Local research and innovation matter to develop sustainable solutions for health problems in low- and middle-income countries (LMICs). In the past few years, this has increasingly been recognised. However, such sustainability is only achievable if research funding allows for capacity building and sharing of other benefits from research partnerships. Ultimately, leaving the low income partner in a more empowered position.
Experience suggests that, on occasion, high income country (HIC) institutions insist on a number of preconditions prior to collaborating, which disadvantage lower income partners – for example, the claiming of publication rights, exclusive data ownership, or intellectual property rights by HIC partners. As a result, international research partnerships often leave little behind in terms of capacity.
Health research has not only increased in quantity and geographical distribution, but also in terms of its complexity of study design, multi-centre collaboration and the allocation of intellectual property rights and of other benefits of research to participating institutions and individuals. For this reason, most research institutions, universities and research sponsors in HICs have set up elaborate research contracting departments and services. Such services are set up to maximise the benefit of research to the institution. In many LMICs, such facilities are rare. The necessity for research managers in LMIC institutions to have access to legal resources and capacity to negotiate fair agreements with their funding partners has thus become more important than ever.
The issue of inequitable research partnerships is not new. And is not limited to the health sector. Absent from existing best practice guidance for fair research partnerships is the crucial role that equitable contracts and contract negotiations play in defining the nature of research collaborations, in building the foundations for successful long-term partnerships, and in enhancing the research systems of LMICs.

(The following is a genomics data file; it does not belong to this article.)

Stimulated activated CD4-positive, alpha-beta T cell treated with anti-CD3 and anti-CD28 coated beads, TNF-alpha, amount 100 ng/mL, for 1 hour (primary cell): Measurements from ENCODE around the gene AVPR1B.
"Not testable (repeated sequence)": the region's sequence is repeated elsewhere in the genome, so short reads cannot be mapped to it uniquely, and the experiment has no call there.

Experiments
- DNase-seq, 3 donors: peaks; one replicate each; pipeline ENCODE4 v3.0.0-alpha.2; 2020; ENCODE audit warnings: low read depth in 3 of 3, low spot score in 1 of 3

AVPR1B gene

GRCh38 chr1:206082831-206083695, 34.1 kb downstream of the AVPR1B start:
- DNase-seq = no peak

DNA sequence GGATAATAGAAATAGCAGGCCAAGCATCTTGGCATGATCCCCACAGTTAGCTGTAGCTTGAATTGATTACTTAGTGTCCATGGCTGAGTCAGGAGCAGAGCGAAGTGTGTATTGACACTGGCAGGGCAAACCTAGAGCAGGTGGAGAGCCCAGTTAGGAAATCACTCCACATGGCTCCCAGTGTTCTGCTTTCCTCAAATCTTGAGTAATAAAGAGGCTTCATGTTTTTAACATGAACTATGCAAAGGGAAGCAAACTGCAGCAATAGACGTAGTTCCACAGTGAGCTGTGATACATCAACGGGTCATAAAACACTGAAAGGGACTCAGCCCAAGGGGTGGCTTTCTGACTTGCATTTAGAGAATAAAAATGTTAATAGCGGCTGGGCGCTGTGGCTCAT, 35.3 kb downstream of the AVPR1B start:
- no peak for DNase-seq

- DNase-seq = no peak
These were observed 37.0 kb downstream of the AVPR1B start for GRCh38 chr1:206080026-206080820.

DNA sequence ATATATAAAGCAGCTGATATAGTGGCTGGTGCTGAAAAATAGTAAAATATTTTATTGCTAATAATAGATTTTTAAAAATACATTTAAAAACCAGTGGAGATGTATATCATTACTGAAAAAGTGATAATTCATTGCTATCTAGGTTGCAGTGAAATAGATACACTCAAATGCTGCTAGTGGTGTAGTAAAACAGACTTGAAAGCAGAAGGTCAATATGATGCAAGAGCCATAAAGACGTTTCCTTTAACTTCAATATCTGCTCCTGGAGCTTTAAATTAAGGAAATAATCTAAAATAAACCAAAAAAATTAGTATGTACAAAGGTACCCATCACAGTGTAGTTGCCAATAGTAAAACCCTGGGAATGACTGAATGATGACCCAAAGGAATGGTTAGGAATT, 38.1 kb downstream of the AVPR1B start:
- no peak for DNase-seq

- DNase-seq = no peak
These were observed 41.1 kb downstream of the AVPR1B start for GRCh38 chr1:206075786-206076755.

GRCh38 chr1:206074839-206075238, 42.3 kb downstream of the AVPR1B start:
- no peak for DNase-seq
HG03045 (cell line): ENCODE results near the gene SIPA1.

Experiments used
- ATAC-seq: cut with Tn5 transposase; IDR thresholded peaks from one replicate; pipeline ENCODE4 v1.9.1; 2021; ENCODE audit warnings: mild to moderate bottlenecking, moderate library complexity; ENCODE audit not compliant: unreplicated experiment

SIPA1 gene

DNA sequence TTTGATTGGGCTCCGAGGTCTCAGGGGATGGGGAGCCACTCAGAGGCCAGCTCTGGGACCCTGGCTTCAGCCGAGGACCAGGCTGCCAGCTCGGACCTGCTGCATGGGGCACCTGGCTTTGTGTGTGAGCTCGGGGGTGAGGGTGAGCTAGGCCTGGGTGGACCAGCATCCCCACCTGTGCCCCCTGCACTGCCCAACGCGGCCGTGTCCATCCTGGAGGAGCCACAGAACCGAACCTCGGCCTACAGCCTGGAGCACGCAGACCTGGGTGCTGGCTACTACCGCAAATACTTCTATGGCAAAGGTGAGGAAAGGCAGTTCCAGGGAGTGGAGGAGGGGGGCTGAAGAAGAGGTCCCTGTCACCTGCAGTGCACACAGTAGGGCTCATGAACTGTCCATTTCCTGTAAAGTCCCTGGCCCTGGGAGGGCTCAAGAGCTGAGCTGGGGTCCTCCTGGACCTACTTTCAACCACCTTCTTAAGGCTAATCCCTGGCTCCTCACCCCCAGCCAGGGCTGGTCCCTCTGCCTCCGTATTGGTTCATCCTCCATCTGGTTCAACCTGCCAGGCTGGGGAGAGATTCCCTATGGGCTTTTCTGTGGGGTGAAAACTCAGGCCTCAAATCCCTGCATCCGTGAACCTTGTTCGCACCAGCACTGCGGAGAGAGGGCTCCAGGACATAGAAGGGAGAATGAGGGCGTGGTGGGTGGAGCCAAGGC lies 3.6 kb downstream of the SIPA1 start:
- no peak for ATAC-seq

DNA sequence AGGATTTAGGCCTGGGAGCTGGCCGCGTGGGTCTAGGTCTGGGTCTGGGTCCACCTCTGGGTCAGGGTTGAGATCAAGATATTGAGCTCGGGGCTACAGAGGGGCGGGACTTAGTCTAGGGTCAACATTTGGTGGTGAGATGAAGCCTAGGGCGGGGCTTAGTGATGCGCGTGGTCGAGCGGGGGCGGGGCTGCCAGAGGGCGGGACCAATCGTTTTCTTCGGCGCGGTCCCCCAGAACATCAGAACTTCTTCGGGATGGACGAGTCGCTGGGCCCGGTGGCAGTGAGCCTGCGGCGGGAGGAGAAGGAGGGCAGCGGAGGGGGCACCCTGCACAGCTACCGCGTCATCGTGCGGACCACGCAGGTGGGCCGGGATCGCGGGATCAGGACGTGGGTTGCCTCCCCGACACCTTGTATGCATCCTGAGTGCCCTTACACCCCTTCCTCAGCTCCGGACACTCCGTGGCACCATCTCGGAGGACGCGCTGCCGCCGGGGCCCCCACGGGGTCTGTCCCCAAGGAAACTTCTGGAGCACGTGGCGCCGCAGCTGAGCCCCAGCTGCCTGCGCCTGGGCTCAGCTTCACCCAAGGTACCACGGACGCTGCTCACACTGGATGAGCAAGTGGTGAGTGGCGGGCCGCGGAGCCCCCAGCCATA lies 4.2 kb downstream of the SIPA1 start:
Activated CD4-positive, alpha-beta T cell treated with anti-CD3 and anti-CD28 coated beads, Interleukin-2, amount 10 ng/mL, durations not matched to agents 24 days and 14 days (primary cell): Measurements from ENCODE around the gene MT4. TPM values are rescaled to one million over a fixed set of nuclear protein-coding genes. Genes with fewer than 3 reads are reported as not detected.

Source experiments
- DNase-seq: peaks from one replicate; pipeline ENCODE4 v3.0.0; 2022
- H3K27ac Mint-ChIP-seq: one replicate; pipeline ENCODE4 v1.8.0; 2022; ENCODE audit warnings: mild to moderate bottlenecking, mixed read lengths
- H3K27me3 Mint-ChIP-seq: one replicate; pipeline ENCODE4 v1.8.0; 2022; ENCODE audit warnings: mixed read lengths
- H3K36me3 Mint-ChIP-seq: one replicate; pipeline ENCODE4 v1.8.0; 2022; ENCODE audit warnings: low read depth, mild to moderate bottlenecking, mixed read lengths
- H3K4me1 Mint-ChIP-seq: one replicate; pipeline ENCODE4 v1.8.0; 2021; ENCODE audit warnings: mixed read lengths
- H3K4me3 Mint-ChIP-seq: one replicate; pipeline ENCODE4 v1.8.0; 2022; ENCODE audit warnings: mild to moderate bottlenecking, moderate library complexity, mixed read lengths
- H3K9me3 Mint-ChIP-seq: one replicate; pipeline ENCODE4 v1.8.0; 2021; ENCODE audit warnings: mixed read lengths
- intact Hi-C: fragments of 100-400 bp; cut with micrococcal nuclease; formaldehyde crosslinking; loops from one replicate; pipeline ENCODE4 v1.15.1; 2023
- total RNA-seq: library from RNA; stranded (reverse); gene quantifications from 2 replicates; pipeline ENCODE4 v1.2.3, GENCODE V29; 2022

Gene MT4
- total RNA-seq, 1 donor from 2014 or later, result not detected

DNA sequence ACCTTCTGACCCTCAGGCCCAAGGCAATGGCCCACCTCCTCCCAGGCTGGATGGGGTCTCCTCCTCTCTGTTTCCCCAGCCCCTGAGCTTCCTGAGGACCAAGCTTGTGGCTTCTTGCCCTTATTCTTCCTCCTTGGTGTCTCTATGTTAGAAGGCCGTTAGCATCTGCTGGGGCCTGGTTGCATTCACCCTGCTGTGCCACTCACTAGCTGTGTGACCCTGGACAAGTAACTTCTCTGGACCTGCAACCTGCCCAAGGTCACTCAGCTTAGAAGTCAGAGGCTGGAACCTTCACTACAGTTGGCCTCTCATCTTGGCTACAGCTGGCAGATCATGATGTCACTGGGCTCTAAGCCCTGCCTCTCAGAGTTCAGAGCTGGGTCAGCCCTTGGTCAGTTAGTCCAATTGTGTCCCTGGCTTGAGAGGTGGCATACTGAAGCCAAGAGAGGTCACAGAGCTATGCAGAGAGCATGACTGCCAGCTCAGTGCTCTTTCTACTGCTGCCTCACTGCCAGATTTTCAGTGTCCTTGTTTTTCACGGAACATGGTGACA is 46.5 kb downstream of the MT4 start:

Without fair research contracts, a major global opportunity is lost for relevant capacity transfer to LMICs. Without adequate legal capacity, could lead to inequitable agreements that disadvantage the LMIC partner. Contractual conditions may allow for only a limited role for the LMIC partner in the academic aspects of the work. For example, restricted rights in authorship of publications and ownership of intellectual property. And little technology transfer or capacity building for the sustainable development of local research and innovation systems. In addition, these partnerships can result in LMIC institutions being financially disadvantaged by entering into contracts that may not cover the true cost of the work. And it also can draw research activity away from national priorities.
The Council on Health Research for Development (COHRED) has recently published a guidance document aimed at optimising research institution building through better contracts and contracting in research partnerships. This initiative seeks to clarify the problems experienced in research relationships between high income and low income institutions. In particular, it focuses on issues that can be effectively addressed by developing and implementing guidance on research contracting in which the rights, responsibilities and requirements of all partners are recognised and addressed in an equitable and transparent manner.
We have identified five issues that, when properly negotiated by both partners, can lead to substantially improved outcomes for LMIC institutions. Capacity building and technology transfer, ownership of data, samples and publications, intellectual property rights, compensation for indirect costs and legislative frameworks governing contracts. These issues can promote or hinder equitable collaboration, depending on how they are dealt with in the contractual agreement. They are the focus of the fair research contracting guidance document.
The guide has been developed to offer broad guidance in practical terms to research managers and others involved in the negotiation of research contract. And also to navigate contractual terms for the benefit of their institutions as they engage in collaborative partnerships.
To ensure that the guidance is relevant to the circumstances and needs of those engaging in research partnerships, COHRED is inviting feedback on how the document can be adapted and improved.
Programme director COHRED Think.
Photo legend: Debbie Marais (on left) and Jacintha Toohey (on right), two of the co-authors on the booklet.